In the blink of an eye for our sons, and with an unwelcomed knock on our door for my husband and me, our family changed in a way that we could not even begin to comprehend. While we didn’t physically change addresses, it felt as if we had morphed into a new life full of unknowns. The chapter of our life as an intact family of four was removed from our parental handbook; in return, hospital staff offered a manual about TBI, and the funeral home handed us a brochure addressing grieving the loss of a child. These resources were meant to be a comfort, but all I wanted to do was find a shredder and do to those resources exactly what the accident did to me, tear them into a million pieces, with no chance of being put back together in the same way again.

The merry-go-round of questions left me feeling queasy from the never-ending thoughts of what’s next. The questions changed with each season of recovery coupled with each season of grief; Will Steven survive, what will recovery look like? How will I plan a life celebration for Aaron? How do I go about securing resources for Steven’s rehabilitation and recovery? How does a family recover from such a catastrophic loss? When will we grieve? Will our marriage survive the greatest test of our 32 years together? Will our family, friends, and community continue to be there for us?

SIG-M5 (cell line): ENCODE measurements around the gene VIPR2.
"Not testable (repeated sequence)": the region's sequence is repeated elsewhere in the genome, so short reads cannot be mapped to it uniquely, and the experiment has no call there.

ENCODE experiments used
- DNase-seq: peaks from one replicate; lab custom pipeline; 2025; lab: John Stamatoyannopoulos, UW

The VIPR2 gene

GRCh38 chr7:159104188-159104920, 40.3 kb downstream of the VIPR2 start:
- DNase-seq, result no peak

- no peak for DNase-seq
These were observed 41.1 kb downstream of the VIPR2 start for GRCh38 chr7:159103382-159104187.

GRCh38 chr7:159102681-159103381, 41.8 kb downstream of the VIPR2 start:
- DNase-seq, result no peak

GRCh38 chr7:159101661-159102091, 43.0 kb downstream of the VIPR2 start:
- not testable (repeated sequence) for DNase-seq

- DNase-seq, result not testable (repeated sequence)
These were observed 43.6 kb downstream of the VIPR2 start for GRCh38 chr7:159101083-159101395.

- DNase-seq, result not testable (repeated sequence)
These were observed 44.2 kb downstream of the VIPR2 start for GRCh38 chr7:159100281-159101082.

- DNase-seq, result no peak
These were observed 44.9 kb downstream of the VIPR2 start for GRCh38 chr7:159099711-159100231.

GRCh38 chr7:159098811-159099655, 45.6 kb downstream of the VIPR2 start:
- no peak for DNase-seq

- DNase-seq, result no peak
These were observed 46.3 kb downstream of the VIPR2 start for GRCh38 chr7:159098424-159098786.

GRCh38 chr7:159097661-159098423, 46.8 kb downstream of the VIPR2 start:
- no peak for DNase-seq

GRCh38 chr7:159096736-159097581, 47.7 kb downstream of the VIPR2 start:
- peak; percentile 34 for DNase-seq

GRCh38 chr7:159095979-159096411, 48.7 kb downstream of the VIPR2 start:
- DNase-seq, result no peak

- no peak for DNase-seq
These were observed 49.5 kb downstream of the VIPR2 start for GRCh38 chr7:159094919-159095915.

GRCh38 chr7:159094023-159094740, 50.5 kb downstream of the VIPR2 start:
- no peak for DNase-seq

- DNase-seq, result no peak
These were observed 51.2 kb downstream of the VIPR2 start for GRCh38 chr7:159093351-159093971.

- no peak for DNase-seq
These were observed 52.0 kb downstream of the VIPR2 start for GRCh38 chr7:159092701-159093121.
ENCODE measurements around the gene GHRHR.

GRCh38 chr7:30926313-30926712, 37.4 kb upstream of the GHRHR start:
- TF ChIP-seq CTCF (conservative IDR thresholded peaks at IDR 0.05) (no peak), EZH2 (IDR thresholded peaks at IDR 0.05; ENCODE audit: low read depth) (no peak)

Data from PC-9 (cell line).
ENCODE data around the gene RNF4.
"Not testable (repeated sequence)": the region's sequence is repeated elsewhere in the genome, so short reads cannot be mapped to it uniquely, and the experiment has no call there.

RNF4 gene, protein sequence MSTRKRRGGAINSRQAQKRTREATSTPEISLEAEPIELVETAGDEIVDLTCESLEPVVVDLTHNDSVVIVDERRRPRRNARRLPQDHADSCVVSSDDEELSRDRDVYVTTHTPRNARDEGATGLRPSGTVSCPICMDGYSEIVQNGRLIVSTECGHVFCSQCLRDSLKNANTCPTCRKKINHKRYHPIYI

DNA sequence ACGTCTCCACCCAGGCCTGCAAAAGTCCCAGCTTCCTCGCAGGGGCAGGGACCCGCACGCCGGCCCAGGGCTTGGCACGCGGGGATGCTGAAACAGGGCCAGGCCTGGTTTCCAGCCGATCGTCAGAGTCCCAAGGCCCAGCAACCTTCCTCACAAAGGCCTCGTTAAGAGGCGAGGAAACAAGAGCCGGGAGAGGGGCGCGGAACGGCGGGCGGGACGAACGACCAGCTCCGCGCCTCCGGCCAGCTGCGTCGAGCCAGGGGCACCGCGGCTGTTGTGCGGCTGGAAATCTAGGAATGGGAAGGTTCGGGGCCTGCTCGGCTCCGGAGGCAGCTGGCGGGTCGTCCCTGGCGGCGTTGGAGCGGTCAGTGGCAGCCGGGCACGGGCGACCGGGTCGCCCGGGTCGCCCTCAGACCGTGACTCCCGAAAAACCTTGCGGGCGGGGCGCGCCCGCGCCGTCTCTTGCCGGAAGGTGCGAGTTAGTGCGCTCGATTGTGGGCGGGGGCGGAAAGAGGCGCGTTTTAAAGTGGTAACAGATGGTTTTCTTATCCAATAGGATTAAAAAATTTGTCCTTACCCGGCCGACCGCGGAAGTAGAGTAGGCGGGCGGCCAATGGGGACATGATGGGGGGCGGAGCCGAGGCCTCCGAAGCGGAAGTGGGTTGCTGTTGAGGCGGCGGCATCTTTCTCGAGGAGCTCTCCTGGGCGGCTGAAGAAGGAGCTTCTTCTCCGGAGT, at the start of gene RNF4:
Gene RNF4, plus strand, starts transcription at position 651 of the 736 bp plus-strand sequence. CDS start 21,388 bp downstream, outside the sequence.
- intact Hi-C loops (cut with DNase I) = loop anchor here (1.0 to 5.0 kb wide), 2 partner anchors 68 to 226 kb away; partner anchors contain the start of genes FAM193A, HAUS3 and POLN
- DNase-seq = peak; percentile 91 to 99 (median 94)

As we watched our surviving son fight his way back to us, the recovery road wasn’t easy. There were insurance battles. There were tears when therapists gave up too easily. And then there was our favorite: reminding healthcare providers that Steven could answer their questions himself, and on top of that, they didn’t have to yell—his TBI didn’t cause deafness. If I sound a bit sarcastic, it’s because TBI has forced us to encounter the worst of the worst coupled with the best of the best. There are defeats that lead to tears and celebrations that are never taken for granted.